Student Produced Aural Capacity
by Kathryn Antognini

Aural Capacity is the kind of album that isn’t listened to but is experienced, taking the listener on a moody journey from jazz to acoustic to electronica. This isn’t the new Radiohead; Aural Capacity is the first collaborative record of Conservatory student works.
“It was one of those ideas that was in the air for awhile,” said Tom Lopez, who coordinated the album’s production. “[The faculty] all kind of realized at the same time that we should do something like this.” Lopez, assistant professor in the TIMARA department, may have not initially foreseen the time and effort such an undertaking would entail.

During the year following the project’s conception, a committee was created to choose which student submissions should be included on the CD. Lopez said with a laugh that the judges were looking primarily for “good work.” They were not selecting for pieces that fit a certain style or theme. In the end, eight works were chosen, representing the jazz, composition and TIMARA departments. Sarah Lauren Maurand, an art student, was also selected to design the graphic art on the cover and insert of the CD.

Meanwhile, Paul Zinman, OC ’84, a well-known New York producer, became involved in the production of the CD. Many of Zinman’s orchestral and chamber music recordings have been nominees for and/or won Grammy Awards.
Although Lopez said it was often hard “to keep the whole project to its scheduled timeline,” two years after the CD’s birth as an idea, thousands of sky blue covers were finally printed and put in shiny jewel cases.
The completed CD cannot be summarized in a neat phrase, as each piece is quite different from the rest. Some tracks are very conceptual and free of the usual musical constraints, such as melody. For example, “Myrmaridae,” cleverly composed by senior Wally Scharold, chronicles the short life of a microscopic parasitic wasp. The protagonist, depicted on the saxophone by fifth-year David Reminick, is conceived with a bang, grows from a larva, eats, mates, and is finally killed in a flurry of groan-like notes by its mate.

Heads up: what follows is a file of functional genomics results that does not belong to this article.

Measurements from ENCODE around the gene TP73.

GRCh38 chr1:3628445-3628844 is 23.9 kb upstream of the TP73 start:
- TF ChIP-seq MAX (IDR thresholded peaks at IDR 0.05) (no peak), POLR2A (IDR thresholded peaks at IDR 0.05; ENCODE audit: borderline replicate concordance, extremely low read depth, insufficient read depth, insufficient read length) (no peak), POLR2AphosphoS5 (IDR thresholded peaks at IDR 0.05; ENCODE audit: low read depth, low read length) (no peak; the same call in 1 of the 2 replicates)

Other pieces like “Shrouded” by senior Erin Hollins, perfectly capture a certain mood or emotion. In “Shrouded,” Hollins presents the issue of women’s oppression in cultures across the world. She drowns a female voice in a sea of heavy noise and male voices, evoking the loss of control a woman might feel. For Hollins the creation of this song was bittersweet, although she was proud of her achievement. “There was a huge amount of backlash from others,” Hollins said. Some interpreted her piece as an attack on Islamic Religion because she mentions Islamic traditional female dress. “[The reference was] an example of the oppression that is widespread in varying degrees all over the world,” Hollins said.

Sophomore Jim Altieri’s “Thirty-two Feet Per Second Per Second” is also able to capture raw emotion with a few simple sounds. As three piano notes are repeated in the background Altieri’s voice gradually grows from a barely audible whisper to a deafening scream.
“Spatial Organization,” composed by senior Kendra Juul, and “Q” by fifth-year Raja Das are probably the most atmospheric pieces on the album. Through the use of synthesizers and convoluted instrument samples these composers are able to create works that fit together as if they have three-dimensional shape, like a painting or sculpture.

The remaining pieces, “A Time for Healing” by fifth-year Ez Weiss, “Avec et ‘Cetra” by Du Yun, and “1X4=1” by senior Stefan Tcherepnin are all well-crafted and utilize many more instruments than the others on the album.

Despite the variety of styles and artistic goals presented on Aural Capacity, Lopez still feels there is “something” that makes the album fit together into a cohesive whole.
“It has a very Oberlin flavor,” Lopez said. “I think it’s maybe the willingness to experiment that comes through.”

September 28
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